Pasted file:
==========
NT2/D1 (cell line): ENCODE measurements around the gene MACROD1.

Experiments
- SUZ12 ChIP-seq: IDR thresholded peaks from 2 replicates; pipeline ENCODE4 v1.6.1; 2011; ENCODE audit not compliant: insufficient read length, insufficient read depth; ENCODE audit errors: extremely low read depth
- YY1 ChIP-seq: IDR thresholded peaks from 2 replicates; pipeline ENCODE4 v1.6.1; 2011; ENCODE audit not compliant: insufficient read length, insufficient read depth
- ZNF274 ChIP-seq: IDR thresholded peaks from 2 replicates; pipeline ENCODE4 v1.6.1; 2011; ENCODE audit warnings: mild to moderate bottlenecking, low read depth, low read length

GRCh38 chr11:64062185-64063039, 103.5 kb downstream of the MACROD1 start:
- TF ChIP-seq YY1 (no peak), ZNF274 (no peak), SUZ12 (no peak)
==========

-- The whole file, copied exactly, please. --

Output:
NT2/D1 (cell line): ENCODE measurements around the gene MACROD1.

Experiments
- SUZ12 ChIP-seq: IDR thresholded peaks from 2 replicates; pipeline ENCODE4 v1.6.1; 2011; ENCODE audit not compliant: insufficient read length, insufficient read depth; ENCODE audit errors: extremely low read depth
- YY1 ChIP-seq: IDR thresholded peaks from 2 replicates; pipeline ENCODE4 v1.6.1; 2011; ENCODE audit not compliant: insufficient read length, insufficient read depth
- ZNF274 ChIP-seq: IDR thresholded peaks from 2 replicates; pipeline ENCODE4 v1.6.1; 2011; ENCODE audit warnings: mild to moderate bottlenecking, low read depth, low read length

GRCh38 chr11:64062185-64063039, 103.5 kb downstream of the MACROD1 start:
- TF ChIP-seq YY1 (no peak), ZNF274 (no peak), SUZ12 (no peak)